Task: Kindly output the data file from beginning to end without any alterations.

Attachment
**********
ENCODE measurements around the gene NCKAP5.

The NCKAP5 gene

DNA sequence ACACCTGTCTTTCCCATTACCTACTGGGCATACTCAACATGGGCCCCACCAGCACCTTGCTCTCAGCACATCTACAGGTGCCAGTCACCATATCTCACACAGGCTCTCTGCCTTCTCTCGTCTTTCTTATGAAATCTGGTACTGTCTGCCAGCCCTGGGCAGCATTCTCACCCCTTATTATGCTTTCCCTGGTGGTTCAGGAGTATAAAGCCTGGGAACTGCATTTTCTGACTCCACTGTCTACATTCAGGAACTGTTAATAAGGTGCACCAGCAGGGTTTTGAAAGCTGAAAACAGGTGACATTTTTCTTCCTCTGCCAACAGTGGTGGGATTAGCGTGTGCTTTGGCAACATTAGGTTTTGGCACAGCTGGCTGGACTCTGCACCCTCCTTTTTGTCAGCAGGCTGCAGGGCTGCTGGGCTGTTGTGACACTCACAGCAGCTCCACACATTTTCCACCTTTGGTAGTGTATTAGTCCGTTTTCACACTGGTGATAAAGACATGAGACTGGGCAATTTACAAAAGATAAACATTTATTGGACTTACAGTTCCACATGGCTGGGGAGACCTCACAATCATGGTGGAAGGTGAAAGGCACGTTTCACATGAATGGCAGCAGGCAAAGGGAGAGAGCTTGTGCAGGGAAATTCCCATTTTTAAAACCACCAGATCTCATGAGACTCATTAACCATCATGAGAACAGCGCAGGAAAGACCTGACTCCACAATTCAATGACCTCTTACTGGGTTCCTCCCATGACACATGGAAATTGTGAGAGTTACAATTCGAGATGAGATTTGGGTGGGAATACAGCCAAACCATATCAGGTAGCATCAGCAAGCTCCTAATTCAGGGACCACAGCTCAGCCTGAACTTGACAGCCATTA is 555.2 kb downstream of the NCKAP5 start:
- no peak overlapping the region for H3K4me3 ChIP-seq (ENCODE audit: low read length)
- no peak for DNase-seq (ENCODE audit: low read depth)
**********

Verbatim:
ENCODE measurements around the gene NCKAP5.

The NCKAP5 gene

DNA sequence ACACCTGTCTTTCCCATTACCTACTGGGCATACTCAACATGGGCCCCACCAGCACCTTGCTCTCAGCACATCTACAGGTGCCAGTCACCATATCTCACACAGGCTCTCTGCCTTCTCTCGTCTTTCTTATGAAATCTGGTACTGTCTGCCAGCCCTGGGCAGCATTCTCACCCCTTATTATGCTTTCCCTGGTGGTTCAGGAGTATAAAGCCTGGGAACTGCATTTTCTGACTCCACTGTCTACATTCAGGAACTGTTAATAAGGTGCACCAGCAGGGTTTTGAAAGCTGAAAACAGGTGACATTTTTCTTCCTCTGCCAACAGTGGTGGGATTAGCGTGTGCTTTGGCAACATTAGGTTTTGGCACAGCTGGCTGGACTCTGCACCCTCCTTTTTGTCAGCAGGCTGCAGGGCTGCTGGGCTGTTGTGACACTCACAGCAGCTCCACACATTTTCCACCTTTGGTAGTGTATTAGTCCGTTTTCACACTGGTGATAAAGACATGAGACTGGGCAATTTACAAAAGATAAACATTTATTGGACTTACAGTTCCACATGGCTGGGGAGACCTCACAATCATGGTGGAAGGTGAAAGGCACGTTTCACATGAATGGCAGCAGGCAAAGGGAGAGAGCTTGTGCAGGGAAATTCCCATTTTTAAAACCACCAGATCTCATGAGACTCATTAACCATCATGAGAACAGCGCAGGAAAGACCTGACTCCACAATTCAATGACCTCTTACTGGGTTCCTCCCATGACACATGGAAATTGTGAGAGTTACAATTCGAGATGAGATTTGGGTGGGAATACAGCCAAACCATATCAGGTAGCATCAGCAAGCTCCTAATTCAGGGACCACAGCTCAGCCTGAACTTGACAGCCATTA is 555.2 kb downstream of the NCKAP5 start:
- no peak overlapping the region for H3K4me3 ChIP-seq (ENCODE audit: low read length)
- no peak for DNase-seq (ENCODE audit: low read depth)